We call it the Generation Test. Will the next generation and the generation after them, look back on the decisions we made TODAY and say: “Dad made wise decisions; Grandad made wise decisions!”
I see from your packed agenda that you have been discussing the CDM, Clean Development Mechanism process – the role of project developers, and the validation and verification process this morning. This afternoon you will be talking about the funding process. Now, this is all about project-based credits. This is about compliance-based carbon credits under the Kyoto Protocol.
Recently Malaysia has had first hand experience of the extreme effects of man-induced climate change. Unprecedented levels of rainfall have caused the worst floods in over a century causing massive displacement and large scale damage to property. We are delighted to respond to the Prime Minister’s call for donations.
It is very timely to have the UK delegation in Kuala Lumpur today. 2 Malaysians who have studied in the UK have brought together a major international book entitled “Cut Carbon, Grow Profits". They received tremendous support and forewords from, among others:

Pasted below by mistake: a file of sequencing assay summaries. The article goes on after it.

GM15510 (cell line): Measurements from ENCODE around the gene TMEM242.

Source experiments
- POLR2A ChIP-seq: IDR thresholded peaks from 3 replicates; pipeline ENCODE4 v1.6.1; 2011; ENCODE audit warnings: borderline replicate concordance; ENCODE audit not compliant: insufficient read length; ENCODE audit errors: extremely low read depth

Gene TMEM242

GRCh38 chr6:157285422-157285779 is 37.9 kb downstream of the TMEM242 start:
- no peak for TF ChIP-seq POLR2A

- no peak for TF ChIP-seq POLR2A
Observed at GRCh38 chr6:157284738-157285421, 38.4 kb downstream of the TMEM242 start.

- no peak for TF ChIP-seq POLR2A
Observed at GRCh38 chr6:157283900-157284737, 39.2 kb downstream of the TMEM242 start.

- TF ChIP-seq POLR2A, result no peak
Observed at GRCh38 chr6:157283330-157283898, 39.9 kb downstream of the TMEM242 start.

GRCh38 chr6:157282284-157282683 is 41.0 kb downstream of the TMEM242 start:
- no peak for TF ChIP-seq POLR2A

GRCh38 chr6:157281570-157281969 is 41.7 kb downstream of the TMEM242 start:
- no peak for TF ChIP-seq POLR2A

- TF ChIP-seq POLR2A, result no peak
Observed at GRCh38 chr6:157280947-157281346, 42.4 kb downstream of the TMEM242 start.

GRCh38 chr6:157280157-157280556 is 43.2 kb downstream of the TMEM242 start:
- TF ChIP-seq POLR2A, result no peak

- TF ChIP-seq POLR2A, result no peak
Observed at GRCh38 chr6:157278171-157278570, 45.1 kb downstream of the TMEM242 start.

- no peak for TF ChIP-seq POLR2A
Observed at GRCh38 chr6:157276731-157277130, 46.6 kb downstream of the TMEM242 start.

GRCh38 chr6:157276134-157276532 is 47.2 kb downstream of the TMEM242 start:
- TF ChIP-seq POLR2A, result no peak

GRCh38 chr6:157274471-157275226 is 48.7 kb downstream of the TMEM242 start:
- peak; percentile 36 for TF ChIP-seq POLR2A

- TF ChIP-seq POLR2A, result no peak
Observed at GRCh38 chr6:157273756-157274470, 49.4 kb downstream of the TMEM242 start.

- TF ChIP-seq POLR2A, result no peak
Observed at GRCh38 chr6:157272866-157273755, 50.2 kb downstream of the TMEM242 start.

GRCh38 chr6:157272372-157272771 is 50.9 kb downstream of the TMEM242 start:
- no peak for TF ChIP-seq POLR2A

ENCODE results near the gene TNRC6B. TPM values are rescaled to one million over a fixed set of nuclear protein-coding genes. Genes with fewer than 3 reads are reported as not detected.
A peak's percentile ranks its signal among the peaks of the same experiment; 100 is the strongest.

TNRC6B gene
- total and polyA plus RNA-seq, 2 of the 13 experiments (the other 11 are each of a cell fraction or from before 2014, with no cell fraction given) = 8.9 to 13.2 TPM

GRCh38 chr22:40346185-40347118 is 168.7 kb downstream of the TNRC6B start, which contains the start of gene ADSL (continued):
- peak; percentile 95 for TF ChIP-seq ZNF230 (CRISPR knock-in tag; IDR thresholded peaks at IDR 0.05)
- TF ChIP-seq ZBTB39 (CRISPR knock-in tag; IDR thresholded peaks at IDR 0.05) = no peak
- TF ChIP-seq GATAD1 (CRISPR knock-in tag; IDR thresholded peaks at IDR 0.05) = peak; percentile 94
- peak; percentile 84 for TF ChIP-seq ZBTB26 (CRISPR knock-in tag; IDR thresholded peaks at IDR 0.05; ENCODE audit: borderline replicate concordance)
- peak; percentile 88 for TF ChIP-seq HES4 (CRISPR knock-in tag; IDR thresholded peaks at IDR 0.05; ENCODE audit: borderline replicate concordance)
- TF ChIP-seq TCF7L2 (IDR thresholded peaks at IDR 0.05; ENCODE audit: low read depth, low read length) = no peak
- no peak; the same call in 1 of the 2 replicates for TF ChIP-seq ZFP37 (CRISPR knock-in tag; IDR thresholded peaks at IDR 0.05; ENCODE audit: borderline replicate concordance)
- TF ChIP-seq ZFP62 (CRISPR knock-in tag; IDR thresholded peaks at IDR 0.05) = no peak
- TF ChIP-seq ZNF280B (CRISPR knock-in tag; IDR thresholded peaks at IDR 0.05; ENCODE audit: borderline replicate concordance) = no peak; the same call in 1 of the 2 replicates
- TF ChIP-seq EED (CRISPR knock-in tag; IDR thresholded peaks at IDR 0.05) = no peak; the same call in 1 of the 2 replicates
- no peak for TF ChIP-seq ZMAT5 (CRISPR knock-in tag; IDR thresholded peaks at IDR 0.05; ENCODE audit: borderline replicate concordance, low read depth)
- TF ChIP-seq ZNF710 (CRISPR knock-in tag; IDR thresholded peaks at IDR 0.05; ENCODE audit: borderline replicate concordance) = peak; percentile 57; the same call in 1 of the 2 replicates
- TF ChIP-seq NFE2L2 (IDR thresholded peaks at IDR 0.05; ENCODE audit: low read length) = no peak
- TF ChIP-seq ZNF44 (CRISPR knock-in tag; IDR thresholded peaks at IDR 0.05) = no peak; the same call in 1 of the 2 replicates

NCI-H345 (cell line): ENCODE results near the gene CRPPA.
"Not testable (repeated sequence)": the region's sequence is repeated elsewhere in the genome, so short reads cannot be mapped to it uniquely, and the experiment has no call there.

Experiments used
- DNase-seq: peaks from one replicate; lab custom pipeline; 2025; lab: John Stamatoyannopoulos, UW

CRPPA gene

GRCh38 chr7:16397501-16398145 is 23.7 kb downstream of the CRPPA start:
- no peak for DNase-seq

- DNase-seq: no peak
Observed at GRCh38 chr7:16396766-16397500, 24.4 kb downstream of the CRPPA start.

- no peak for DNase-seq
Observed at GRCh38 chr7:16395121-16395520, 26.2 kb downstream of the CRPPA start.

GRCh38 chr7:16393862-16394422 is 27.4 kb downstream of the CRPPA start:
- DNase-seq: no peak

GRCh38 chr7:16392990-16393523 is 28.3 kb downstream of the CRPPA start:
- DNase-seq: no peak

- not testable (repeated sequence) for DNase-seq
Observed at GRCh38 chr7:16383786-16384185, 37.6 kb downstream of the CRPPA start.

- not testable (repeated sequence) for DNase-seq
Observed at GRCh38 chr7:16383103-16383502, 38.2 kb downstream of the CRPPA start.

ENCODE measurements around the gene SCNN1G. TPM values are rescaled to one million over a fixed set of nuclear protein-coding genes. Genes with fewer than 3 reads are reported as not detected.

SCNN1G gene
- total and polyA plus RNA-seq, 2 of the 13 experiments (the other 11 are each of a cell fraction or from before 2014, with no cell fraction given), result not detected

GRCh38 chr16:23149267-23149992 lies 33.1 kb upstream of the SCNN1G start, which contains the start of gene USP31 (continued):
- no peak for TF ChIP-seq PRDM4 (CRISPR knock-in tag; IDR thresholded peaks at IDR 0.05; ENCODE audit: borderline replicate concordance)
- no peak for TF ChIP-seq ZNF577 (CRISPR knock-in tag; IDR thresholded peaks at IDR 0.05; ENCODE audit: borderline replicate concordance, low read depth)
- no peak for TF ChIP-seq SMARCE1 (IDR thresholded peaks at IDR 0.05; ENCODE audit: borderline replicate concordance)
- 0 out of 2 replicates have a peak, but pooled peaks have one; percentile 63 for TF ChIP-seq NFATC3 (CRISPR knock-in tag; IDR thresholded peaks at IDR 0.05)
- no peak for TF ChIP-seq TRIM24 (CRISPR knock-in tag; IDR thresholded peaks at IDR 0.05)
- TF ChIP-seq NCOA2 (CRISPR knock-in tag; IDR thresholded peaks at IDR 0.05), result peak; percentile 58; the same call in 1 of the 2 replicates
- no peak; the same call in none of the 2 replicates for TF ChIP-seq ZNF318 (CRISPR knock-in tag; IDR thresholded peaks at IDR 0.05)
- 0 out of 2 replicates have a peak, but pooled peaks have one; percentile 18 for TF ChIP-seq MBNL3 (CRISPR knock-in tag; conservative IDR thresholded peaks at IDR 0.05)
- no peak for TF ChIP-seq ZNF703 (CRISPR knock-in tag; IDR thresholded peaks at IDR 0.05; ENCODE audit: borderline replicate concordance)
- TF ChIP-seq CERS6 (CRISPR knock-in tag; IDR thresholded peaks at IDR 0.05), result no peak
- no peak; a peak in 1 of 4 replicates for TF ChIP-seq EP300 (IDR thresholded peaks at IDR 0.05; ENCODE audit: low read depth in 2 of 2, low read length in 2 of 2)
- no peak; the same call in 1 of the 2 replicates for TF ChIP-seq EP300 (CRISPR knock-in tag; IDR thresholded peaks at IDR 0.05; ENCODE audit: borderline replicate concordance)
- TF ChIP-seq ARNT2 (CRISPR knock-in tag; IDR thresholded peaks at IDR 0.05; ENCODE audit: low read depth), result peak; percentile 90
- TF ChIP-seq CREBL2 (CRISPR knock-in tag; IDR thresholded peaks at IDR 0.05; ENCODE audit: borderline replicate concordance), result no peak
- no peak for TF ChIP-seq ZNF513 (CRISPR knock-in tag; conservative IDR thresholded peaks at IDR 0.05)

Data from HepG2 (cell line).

Margaret Beckett, UK Foreign Secretary;
David Cameron, Conservative Party leader;
Sir Martin Laing and of course,
our very own Prime Minister, Dato' Seri Abdullah Ahmad Badawi.
This is a book about the business response to climate change – it is possible to cut carbon AND grow profits.
Today I am also delighted to announce the creation of the YTL Foundation for Climate Change. This will do for climate change what the Bill Gates Foundation is doing for health in developing countries.
The Stern Review mentioned that early effective action outweighs the costs – 1% GDP investment could avoid up to 20% fall in GDP if we sit back and do nothing.
Climate change is here to stay – we need to adapt to the coming climate change. Funding this global adaptation could involve thousands of billions of dollars. To fund these major infrastructure projects in the developing countries that will help in the adaptation efforts to climate change, we are promoting “Climate Bonds” where triple rated bonds will be issued in the capital markets backed by 15-year irrevocable commitments by sovereign governments. This is about frontloading vital climate change adaptation projects in water, food production, flood defences in the next 10-20 years with investors monies which will be repaid from the commitments.
I am delighted to be here this afternoon to share with you some of the things that YTL are doing in climate change.
And I applaud your interest in these issues and your commitment to solutions. At YTL, we are definitely committed to solutions, too.
May God bless you in your deliberations and your actions.
Text of speech by Tan Sri (Dr) Francis Yeoh, CBE
at the "Cutting Carbon To Increase Profits" Conference
on 12 February 2007, 1.00pm
at the Banquet Hall, Carlton Conference Centre,